Brexit must happen in the wake of the referendum on June 23rd, but now there is every possibility that Brexit will happen at this rate.

Theresa May has insisted that Article 50 will not be triggered until next year. This is welcome news, given that there are currently rumours circulating that the newly-created Brexit department are not yet ready to begin formulating plans to leave the EU.

For those of us in the Conservative Party who were hesitant about supporting May due to her decision to back the Remain camp this year, it is clear that she is serious about Brexit. May has ordered Fox and Boris to end their ‘turf war’ and deliver Brexit. After all, this is the lady who assured us that ‘Brexit means Brexit.’

Despite this, whilst the Brexit department have been ordered to get their act together, there are talks taking place at the moment to ensure that Britain receives the best deal possible before Article 50 is triggered.

According to the Financial Times, City of London and Whitehall officials have been holding talks over the summer to draw up a plan for Britain’s exit from the EU. Even though the City has demonstrated a lack of understanding over how the Norway model works by insisting that Norway has access to the single market, but has no say over EU regulations, the Norway option is still an unpopular model for many Leave voters, as well those in the City. This is because Norway has to accept the free movement of workers as part of the EEA Agreement and the free movement of people due to its membership of Schengen.

Practically speaking, you would have thought transitioning into the EEA after being integrated into the EU for the last 43 years would have been the most ideal solution for everyone. Joining the EEA would mean having to accept the free movement of workers for now, but there is no reason why Britain would be able to achieve a quota-based immigration system over time, much like Iceland and Lichtenstein have. In a context as politically divisive as leaving the EU, any deal Britain makes is unlikely to please everyone from the Remain and Leave camps. But it is surprising the City has not pushed for a Norwegian-style agreement.

However, it is equally refreshing to hear that the City is willing to support cancelling our membership of the single market as long as we can continue to trade with the EU via a bilateral trade agreement. The Financial Times refers to this as a ‘Swiss-plus’ deal. At present, Switzerland’s trade deal with the EU gives some sectors, such as insurance, full two-way access to the single market via a passporting deal in return for keeping its regulation at an equivalent level to that of the bloc.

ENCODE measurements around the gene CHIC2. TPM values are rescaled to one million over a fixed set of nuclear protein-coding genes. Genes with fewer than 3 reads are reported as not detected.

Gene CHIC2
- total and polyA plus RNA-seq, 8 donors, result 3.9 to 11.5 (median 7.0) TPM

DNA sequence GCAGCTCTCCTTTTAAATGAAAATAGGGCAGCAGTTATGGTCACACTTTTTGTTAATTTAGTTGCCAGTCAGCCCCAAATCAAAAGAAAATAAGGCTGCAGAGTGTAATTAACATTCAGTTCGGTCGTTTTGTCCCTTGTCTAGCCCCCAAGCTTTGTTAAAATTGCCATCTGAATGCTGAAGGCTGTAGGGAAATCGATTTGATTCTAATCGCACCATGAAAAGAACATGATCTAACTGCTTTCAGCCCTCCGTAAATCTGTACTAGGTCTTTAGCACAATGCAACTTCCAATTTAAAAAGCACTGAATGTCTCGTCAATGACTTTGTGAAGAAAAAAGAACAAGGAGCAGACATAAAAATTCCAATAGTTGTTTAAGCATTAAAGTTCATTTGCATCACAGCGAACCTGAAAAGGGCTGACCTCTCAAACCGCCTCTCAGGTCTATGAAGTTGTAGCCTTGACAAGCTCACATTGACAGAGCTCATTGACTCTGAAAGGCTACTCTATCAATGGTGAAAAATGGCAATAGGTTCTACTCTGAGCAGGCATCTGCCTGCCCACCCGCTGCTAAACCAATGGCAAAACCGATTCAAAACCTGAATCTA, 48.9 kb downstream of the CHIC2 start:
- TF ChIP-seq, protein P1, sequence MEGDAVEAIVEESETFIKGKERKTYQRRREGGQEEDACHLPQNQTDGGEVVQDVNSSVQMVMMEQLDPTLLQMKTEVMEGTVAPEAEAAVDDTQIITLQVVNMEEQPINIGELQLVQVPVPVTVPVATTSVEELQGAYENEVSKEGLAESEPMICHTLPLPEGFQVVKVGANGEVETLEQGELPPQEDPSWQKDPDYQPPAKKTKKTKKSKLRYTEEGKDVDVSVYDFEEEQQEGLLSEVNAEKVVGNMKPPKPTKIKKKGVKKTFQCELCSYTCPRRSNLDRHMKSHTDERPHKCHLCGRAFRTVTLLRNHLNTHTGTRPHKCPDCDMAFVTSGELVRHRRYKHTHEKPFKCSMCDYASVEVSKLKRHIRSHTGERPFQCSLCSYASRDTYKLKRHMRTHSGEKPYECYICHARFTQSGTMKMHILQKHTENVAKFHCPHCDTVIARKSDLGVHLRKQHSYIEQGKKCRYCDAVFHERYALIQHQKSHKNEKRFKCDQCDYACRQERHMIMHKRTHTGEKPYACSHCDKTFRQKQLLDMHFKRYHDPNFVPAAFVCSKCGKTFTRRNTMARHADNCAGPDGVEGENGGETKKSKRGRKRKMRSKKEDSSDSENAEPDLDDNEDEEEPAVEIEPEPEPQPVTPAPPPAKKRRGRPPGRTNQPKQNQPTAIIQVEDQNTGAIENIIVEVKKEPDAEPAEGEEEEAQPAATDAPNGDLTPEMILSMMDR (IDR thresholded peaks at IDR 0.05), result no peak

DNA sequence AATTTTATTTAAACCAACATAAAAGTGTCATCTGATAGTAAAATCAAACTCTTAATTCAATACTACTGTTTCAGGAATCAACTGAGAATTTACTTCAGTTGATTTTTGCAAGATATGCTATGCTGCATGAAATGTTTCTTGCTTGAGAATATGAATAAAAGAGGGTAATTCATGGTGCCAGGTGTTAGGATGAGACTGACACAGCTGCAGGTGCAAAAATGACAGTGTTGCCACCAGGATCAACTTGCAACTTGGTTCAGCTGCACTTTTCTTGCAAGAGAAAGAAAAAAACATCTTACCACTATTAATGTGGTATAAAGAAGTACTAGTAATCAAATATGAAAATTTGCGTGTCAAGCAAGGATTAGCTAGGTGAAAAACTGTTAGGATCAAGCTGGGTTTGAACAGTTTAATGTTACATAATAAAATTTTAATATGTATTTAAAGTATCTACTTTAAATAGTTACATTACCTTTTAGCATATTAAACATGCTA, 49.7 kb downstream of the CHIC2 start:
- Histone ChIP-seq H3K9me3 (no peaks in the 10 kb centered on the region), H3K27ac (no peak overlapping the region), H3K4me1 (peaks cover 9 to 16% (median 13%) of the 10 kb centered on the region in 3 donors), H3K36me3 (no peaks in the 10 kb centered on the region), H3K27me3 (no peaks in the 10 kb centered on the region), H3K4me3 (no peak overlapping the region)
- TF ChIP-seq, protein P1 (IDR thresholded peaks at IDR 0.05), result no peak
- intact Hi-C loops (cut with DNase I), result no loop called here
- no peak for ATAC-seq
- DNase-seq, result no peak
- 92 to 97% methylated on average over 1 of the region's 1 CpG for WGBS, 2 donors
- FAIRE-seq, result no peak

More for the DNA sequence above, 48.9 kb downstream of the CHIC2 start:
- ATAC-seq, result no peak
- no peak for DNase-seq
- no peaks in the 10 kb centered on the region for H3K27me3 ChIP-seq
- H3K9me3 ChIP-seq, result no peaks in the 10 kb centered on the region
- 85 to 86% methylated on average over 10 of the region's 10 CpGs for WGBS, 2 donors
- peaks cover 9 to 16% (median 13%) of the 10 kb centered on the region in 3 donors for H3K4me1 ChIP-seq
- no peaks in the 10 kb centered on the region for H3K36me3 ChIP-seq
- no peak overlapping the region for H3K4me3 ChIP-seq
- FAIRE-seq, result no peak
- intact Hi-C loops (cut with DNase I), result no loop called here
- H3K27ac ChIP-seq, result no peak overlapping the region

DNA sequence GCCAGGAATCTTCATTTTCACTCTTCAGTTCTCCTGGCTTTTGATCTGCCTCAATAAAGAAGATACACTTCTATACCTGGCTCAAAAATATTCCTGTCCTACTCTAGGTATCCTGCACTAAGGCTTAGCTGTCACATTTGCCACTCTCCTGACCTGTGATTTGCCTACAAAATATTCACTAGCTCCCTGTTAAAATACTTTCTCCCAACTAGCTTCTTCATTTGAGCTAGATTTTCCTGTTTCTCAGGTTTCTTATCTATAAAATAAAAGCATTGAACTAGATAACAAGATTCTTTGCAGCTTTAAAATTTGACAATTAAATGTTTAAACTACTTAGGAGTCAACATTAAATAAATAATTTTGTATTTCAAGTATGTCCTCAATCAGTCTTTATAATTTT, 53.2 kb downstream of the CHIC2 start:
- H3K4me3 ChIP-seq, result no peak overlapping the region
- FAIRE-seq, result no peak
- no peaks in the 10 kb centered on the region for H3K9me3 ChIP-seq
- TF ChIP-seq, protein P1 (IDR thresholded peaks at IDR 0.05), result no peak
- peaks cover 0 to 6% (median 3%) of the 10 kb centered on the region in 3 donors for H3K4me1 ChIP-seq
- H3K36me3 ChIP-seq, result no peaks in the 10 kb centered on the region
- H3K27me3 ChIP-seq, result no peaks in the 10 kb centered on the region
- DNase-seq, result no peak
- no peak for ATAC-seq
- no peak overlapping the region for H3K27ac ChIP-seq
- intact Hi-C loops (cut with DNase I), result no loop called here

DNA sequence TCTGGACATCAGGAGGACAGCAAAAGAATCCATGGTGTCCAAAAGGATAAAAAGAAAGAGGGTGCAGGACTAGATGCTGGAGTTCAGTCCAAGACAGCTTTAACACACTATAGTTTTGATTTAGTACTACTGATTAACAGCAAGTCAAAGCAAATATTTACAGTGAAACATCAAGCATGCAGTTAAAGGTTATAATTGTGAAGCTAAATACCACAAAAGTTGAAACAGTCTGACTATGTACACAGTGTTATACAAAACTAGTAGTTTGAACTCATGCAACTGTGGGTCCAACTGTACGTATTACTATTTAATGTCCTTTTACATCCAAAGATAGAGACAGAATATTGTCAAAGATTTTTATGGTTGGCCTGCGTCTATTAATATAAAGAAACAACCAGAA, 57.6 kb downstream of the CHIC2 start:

Considering a substantial number of Leave supporters voted to exit the EU based on the chance of being able to roll back years of EU red tape, it is doubtful that Leave voters will accept that we should have a bilateral trade agreement at the expense of mirroring EU rules. But there is a reason why we can still push for a unique ‘British’ deal with the EU that goes beyond the Swiss deal; trade.

When Nick Clegg once argued 3 million jobs are dependent upon EU membership, he was wrong. Those jobs are dependent upon trade. And trade places us in a powerful position to go beyond the arrangement the Swiss have with the EU. Lest we forget that the EU has a £61 billion trade deficit with us. It would be foolish for the EU to end their trade with Britain just because 17 million British people opted to leave the EU.

The Remain camp argued that drawing up such a trade agreement would take years, much like it has with Canada. But Merkel has insisted she wants Brexit to be a painless process. With the EU so dependent upon us for trade, there is no reason why the EU will not draw up a trade agreement with Britain within the two years Article 50 is triggered. Considering how anxious the EU is about Brexit, many European leaders will want a more than satisfactory deal with Britain before the latter leaves the EU.

Merkel has made clear that Brexit is ‘irrevocable’ and that she intends to crack on with making Brexit a reality. In fact, Merkel is embarking upon a tour of EU countries in order to coordinate a joint response to make Brexit happen.

Based on the noises British and EU politicians and the City have been making, those who voted to leave the EU should be optimistic that Brexit must will happen. Once we Brexit, we then have the freedom to implement many of the policies Vote Leave advocated. And with Merkel, the EU’s most influential politician, on our side, we can expect other European leaders to follow.


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